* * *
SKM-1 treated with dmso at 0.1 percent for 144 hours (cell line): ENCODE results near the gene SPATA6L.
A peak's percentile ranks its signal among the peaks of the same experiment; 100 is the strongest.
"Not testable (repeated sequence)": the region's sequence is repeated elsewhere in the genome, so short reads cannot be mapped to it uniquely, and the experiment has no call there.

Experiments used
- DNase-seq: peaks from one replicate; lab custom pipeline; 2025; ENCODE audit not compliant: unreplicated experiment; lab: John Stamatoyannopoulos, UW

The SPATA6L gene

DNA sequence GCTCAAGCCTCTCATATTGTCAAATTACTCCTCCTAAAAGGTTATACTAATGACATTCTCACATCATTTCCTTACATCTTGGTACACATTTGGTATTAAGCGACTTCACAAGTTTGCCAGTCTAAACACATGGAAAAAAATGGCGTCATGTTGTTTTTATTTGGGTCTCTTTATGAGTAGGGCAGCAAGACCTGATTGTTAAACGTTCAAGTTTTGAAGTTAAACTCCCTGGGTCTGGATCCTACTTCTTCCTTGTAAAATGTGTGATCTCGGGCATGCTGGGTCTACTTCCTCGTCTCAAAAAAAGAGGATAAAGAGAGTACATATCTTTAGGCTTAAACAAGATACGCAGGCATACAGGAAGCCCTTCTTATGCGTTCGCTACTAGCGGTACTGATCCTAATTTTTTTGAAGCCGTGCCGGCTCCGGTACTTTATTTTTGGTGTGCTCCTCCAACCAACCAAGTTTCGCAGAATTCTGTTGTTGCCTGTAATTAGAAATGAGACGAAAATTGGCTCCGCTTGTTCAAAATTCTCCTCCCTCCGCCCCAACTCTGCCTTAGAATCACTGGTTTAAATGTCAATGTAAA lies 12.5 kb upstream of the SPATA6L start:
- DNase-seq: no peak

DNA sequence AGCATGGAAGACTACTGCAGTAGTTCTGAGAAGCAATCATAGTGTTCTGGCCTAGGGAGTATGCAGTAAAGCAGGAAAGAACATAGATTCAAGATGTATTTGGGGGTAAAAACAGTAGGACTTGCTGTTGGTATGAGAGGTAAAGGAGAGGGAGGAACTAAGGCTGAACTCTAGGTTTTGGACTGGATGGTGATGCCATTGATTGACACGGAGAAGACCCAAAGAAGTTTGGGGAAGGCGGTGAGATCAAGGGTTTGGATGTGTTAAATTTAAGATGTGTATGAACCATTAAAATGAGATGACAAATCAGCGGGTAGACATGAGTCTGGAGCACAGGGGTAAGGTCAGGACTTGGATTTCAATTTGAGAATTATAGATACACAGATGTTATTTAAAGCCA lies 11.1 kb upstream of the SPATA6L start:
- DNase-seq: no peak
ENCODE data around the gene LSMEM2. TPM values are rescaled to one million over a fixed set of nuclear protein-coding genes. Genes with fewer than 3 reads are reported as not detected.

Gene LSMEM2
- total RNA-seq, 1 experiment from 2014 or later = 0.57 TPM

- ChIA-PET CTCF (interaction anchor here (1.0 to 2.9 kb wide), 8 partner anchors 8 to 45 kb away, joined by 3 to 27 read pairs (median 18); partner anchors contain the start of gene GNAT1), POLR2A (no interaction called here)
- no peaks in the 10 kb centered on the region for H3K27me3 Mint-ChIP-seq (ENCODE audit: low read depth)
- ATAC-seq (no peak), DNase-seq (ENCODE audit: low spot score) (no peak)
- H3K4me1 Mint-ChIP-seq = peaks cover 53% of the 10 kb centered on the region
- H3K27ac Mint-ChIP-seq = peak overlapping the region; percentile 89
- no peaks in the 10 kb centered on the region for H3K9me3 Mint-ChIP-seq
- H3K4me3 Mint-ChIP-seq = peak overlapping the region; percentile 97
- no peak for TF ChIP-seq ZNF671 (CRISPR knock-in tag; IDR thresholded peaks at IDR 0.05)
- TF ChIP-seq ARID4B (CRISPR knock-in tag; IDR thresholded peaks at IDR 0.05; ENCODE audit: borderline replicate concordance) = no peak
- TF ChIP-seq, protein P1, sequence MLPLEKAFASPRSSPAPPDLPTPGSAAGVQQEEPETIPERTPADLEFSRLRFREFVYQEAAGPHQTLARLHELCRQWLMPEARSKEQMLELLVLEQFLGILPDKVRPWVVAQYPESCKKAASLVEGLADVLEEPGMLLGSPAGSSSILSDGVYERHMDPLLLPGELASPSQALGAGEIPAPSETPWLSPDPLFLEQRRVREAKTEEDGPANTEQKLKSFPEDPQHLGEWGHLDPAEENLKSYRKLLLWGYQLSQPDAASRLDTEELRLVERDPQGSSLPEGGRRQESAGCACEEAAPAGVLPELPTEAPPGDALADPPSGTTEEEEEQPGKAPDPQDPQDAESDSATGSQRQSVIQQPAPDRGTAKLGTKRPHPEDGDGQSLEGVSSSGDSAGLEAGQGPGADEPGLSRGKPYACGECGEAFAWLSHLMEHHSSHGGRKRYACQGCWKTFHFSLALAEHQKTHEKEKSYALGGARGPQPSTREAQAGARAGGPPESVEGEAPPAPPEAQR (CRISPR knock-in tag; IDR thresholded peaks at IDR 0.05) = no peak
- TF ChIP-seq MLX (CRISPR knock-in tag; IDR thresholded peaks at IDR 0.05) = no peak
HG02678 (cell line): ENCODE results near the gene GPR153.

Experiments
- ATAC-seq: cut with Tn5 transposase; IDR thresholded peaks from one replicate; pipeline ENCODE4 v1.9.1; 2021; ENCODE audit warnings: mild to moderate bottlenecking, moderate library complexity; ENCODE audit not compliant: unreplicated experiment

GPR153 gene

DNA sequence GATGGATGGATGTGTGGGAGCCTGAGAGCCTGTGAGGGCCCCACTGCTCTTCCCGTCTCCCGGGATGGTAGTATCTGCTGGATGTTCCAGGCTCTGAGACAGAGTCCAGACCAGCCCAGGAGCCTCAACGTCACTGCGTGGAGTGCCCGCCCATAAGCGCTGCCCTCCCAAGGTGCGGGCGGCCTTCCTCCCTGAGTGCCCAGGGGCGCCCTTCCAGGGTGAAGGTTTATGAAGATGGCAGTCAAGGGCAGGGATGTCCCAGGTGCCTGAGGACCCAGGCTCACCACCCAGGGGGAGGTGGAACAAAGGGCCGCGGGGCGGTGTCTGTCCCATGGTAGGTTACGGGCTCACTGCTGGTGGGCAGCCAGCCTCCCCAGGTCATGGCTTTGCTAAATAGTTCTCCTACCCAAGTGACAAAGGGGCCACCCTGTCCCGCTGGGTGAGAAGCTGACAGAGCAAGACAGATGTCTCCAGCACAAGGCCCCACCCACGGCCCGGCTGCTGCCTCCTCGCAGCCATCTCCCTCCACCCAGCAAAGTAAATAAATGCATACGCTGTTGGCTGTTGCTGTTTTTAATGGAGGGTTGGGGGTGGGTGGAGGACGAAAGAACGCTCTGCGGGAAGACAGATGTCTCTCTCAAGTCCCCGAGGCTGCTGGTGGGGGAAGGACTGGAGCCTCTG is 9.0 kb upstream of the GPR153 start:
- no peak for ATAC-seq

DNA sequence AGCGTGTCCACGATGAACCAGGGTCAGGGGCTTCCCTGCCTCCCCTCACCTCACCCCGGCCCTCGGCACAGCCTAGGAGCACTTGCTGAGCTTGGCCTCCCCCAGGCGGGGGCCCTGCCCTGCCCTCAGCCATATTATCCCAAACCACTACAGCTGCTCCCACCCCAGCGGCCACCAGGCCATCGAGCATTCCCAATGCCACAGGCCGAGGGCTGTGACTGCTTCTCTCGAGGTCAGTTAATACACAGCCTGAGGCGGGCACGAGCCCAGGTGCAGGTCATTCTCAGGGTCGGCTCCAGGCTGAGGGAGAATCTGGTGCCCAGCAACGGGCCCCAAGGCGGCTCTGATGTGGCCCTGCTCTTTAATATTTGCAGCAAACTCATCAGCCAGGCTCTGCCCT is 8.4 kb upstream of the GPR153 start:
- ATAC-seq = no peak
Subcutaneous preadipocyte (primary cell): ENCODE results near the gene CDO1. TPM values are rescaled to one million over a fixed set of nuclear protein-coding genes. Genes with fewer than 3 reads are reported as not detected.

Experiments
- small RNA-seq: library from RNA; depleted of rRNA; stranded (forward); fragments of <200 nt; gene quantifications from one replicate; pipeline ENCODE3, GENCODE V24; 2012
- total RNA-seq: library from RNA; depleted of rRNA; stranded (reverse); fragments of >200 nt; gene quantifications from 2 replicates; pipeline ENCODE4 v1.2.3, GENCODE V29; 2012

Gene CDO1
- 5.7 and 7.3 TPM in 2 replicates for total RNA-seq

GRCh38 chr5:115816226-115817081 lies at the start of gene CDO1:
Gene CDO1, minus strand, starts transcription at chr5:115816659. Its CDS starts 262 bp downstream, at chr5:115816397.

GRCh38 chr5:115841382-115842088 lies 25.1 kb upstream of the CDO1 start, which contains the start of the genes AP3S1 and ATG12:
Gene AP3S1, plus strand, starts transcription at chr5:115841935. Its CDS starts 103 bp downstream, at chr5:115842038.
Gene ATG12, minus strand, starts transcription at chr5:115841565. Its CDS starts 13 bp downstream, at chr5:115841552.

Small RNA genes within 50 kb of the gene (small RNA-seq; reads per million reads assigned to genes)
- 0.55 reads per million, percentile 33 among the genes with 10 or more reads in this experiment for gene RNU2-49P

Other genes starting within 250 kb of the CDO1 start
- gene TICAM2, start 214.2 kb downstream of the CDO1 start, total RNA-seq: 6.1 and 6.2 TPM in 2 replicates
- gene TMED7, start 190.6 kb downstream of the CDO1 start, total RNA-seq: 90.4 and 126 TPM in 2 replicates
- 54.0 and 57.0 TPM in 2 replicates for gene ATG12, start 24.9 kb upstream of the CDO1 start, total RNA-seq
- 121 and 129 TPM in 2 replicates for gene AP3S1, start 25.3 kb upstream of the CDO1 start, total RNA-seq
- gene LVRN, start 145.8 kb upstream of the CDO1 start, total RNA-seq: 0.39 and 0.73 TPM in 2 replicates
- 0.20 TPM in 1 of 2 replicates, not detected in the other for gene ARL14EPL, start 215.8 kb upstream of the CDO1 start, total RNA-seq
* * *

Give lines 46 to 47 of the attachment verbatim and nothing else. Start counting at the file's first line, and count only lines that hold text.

Other genes starting within 250 kb of the CDO1 start
- gene TICAM2, start 214.2 kb downstream of the CDO1 start, total RNA-seq: 6.1 and 6.2 TPM in 2 replicates